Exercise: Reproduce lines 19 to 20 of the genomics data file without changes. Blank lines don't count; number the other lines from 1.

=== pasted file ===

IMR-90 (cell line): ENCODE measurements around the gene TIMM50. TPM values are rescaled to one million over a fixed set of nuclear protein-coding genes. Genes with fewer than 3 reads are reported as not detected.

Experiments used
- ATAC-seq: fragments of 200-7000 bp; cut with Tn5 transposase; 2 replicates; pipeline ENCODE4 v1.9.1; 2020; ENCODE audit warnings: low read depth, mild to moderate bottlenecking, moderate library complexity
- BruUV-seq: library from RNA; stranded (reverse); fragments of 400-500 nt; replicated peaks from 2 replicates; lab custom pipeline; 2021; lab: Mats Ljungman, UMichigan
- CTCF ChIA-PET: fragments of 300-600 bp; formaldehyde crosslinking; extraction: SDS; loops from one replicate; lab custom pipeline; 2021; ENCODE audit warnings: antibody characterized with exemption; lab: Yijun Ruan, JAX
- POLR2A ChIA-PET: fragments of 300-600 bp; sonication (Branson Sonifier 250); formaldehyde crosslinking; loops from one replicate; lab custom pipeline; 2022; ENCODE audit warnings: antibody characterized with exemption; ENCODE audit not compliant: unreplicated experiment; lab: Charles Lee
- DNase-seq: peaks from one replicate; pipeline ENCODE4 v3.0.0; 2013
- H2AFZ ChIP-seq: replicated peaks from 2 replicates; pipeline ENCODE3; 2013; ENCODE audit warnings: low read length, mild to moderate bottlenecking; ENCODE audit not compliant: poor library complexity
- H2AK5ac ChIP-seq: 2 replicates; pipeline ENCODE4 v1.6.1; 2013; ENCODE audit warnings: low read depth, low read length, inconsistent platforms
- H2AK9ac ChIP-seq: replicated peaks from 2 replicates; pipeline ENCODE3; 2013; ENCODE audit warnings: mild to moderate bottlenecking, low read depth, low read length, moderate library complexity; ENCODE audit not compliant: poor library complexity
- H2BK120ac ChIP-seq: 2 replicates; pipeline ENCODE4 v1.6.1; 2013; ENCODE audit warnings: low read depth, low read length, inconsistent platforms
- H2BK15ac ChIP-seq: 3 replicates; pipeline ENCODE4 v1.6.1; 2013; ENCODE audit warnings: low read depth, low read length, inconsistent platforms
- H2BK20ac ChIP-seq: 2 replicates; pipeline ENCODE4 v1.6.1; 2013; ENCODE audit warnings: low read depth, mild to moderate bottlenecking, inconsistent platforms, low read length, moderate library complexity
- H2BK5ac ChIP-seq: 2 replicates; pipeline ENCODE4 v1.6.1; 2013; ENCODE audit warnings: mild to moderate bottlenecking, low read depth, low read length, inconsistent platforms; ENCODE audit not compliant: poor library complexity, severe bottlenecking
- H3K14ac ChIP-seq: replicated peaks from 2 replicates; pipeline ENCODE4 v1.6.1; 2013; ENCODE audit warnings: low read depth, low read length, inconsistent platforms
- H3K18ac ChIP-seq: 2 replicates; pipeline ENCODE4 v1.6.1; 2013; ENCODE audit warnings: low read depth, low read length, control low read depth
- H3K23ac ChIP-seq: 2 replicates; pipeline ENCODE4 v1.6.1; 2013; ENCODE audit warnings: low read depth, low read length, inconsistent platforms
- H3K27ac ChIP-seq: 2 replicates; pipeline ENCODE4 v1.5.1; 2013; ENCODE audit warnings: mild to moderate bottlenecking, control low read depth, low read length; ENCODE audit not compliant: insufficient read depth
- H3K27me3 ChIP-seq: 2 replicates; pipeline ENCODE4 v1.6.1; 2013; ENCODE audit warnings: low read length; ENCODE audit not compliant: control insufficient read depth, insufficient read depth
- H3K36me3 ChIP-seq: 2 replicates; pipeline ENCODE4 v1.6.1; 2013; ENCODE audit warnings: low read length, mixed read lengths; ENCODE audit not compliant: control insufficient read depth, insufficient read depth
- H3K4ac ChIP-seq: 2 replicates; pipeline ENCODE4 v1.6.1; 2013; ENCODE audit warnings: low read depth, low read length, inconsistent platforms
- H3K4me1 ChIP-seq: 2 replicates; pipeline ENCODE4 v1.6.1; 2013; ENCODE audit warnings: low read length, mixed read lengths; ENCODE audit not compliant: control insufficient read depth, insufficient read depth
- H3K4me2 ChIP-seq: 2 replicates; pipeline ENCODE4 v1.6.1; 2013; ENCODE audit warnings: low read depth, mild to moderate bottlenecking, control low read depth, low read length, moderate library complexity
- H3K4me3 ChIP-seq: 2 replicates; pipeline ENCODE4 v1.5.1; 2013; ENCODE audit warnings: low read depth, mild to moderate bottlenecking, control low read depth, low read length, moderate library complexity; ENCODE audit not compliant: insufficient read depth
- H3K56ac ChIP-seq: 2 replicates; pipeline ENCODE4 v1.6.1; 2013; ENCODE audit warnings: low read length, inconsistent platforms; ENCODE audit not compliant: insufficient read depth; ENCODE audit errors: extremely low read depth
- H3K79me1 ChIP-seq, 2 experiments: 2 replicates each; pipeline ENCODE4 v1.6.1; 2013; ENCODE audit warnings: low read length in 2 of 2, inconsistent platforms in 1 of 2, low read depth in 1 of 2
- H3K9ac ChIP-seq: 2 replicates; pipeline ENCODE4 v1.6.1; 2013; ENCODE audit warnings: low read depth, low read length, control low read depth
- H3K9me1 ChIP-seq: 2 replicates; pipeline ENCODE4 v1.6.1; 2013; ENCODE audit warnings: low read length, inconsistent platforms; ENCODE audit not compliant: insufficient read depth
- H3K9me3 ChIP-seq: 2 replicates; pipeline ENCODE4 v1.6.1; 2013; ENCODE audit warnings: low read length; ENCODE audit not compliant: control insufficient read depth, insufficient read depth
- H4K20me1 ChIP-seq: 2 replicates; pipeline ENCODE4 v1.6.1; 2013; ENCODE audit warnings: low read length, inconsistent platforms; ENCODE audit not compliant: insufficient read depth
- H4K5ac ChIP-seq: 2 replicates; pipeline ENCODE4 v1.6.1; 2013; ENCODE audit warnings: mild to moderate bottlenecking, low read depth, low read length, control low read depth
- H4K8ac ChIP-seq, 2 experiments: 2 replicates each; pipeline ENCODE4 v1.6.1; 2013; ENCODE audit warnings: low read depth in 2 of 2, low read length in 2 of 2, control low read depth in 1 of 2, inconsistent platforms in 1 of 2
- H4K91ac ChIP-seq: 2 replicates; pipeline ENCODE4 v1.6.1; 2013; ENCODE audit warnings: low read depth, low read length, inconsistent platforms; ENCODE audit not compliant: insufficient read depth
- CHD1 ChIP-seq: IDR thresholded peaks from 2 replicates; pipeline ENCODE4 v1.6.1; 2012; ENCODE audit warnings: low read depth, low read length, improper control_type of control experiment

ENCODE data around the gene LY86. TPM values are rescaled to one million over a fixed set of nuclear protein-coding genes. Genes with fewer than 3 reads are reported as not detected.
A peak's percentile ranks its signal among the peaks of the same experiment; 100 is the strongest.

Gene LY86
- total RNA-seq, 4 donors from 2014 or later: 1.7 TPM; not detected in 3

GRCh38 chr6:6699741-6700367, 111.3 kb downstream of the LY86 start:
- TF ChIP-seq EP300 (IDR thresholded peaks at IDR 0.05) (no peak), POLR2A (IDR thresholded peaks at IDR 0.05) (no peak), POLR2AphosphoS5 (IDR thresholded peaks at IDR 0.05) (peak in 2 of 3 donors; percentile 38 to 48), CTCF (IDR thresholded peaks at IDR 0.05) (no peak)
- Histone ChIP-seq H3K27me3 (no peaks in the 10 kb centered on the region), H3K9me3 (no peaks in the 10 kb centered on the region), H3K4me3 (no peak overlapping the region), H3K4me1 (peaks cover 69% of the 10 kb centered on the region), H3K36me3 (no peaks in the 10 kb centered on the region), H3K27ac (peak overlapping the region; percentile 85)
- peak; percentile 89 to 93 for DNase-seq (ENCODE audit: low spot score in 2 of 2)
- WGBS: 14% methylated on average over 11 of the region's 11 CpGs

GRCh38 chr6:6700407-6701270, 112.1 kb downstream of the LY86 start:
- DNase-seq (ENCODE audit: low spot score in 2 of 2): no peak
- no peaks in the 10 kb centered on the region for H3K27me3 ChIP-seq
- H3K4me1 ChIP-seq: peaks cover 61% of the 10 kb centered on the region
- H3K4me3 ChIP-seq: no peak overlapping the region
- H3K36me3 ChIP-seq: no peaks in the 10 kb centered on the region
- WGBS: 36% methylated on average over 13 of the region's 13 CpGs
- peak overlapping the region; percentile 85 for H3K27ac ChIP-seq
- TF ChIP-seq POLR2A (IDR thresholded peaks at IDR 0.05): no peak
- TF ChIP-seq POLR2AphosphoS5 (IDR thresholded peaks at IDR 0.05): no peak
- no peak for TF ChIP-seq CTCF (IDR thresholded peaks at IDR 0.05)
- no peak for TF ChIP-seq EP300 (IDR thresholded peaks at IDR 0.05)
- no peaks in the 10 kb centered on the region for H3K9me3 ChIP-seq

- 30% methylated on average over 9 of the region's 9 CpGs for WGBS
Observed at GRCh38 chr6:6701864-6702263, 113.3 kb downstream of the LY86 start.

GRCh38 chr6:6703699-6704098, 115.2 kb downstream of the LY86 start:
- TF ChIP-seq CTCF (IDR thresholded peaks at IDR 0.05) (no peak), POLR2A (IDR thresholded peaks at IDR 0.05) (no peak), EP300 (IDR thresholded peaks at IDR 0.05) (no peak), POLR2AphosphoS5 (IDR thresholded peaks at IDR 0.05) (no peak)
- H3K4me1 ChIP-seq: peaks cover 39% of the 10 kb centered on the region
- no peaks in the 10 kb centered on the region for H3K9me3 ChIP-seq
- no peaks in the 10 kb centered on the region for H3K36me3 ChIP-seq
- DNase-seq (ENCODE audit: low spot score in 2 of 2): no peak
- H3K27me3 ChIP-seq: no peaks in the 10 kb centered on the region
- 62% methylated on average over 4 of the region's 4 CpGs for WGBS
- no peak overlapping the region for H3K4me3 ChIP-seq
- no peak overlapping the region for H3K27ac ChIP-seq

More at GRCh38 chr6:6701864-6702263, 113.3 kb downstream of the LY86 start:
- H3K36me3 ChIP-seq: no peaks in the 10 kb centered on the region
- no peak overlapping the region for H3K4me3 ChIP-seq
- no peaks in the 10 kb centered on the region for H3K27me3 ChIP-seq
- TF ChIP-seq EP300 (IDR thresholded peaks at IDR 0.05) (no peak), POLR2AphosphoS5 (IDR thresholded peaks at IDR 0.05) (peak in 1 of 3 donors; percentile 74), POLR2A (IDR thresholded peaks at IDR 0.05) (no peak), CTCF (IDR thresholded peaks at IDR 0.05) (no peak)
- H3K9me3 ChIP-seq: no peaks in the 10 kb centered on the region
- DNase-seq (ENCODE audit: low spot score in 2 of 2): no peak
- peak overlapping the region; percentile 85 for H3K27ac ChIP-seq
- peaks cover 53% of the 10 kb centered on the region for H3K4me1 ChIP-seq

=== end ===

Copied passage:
- H3K27me3 ChIP-seq: 2 replicates; pipeline ENCODE4 v1.6.1; 2013; ENCODE audit warnings: low read length; ENCODE audit not compliant: control insufficient read depth, insufficient read depth
- H3K36me3 ChIP-seq: 2 replicates; pipeline ENCODE4 v1.6.1; 2013; ENCODE audit warnings: low read length, mixed read lengths; ENCODE audit not compliant: control insufficient read depth, insufficient read depth